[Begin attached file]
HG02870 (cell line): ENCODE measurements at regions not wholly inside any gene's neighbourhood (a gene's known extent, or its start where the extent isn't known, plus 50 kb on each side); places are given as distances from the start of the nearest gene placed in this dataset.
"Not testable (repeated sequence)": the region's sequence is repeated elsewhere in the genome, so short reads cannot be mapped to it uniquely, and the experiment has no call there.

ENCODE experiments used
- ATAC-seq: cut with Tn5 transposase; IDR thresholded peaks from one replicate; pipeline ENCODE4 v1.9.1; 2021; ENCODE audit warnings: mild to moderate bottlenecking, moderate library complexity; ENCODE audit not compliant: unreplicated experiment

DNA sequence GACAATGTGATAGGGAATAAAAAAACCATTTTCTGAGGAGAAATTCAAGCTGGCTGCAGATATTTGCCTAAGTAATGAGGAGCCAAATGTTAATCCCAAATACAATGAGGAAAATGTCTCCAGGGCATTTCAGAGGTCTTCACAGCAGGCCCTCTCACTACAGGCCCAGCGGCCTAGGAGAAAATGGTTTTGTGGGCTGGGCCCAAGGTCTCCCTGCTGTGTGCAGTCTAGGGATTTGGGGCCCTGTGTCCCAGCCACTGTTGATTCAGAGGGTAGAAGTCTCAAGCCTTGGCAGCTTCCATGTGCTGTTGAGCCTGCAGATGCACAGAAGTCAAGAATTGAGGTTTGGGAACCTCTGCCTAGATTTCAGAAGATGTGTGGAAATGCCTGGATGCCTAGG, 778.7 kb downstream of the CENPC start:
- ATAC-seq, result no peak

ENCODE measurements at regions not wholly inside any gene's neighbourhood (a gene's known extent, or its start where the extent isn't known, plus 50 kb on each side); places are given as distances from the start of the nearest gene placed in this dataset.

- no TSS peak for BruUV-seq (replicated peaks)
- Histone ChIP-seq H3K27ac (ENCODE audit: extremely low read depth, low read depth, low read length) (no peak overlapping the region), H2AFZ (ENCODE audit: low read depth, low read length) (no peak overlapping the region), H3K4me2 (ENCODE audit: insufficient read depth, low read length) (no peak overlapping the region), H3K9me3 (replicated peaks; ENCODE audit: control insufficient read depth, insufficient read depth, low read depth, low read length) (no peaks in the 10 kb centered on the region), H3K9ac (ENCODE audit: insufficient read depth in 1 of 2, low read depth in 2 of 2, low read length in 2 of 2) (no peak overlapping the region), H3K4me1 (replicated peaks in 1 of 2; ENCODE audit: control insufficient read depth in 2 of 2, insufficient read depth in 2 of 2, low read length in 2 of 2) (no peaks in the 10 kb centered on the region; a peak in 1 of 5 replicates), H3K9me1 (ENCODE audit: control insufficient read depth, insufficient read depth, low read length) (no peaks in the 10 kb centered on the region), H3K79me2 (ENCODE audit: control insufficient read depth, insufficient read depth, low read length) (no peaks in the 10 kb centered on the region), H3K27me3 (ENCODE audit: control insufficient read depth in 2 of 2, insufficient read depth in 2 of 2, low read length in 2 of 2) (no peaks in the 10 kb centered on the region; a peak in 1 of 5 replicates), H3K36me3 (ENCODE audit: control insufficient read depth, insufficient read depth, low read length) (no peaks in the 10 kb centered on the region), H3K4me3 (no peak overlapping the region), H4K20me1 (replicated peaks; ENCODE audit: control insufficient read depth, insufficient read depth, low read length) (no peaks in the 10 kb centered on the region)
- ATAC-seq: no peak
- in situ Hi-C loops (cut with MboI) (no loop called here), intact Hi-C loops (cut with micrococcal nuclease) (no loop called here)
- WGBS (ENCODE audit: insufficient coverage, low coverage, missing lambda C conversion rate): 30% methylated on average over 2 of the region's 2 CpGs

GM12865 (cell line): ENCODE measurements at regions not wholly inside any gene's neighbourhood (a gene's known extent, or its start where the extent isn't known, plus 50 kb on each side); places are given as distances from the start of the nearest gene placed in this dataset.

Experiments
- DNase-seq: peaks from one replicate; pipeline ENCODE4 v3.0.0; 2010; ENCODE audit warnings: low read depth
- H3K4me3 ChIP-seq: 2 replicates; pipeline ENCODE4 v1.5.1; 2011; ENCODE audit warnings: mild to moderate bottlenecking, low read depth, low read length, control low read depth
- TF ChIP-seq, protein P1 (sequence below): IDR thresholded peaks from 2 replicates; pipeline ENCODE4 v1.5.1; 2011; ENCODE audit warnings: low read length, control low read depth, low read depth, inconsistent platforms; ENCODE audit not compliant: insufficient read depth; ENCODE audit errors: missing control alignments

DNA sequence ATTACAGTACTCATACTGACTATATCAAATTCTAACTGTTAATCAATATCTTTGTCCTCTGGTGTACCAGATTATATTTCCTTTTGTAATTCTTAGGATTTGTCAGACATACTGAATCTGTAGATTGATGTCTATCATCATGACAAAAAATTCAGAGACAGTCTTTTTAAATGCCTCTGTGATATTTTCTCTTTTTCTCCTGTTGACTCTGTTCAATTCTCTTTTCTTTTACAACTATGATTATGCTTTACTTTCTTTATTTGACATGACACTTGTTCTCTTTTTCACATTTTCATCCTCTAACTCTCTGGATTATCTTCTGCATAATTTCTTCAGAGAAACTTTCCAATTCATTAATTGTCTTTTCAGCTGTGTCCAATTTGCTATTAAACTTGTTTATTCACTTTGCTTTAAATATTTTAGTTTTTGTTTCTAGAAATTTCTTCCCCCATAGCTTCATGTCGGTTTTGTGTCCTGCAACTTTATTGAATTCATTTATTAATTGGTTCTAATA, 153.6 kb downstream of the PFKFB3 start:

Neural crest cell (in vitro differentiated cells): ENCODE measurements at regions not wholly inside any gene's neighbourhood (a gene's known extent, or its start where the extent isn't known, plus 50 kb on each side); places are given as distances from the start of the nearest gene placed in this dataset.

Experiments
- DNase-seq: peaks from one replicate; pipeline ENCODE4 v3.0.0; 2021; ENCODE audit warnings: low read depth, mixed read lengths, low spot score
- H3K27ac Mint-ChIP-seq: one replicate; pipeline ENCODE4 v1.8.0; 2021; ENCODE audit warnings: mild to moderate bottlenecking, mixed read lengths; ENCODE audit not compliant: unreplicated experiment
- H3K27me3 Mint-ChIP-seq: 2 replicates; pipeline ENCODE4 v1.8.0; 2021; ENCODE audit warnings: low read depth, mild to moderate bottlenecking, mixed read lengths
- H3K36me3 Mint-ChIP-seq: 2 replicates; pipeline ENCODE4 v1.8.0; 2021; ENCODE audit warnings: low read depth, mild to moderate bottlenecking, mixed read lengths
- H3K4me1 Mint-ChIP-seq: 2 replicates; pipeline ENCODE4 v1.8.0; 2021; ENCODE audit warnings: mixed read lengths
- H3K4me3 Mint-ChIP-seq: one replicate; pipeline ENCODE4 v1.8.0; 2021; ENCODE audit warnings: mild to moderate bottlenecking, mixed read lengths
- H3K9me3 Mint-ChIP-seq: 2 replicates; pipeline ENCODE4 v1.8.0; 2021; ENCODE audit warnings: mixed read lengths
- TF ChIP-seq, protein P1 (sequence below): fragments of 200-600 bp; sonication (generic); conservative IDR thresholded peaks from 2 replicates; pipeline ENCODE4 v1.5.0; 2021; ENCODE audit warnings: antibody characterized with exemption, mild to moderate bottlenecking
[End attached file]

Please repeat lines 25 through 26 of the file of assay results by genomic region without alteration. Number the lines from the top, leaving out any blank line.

- H3K4me1 Mint-ChIP-seq: 2 replicates; pipeline ENCODE4 v1.8.0; 2021; ENCODE audit warnings: mixed read lengths
- H3K4me3 Mint-ChIP-seq: one replicate; pipeline ENCODE4 v1.8.0; 2021; ENCODE audit warnings: mild to moderate bottlenecking, mixed read lengths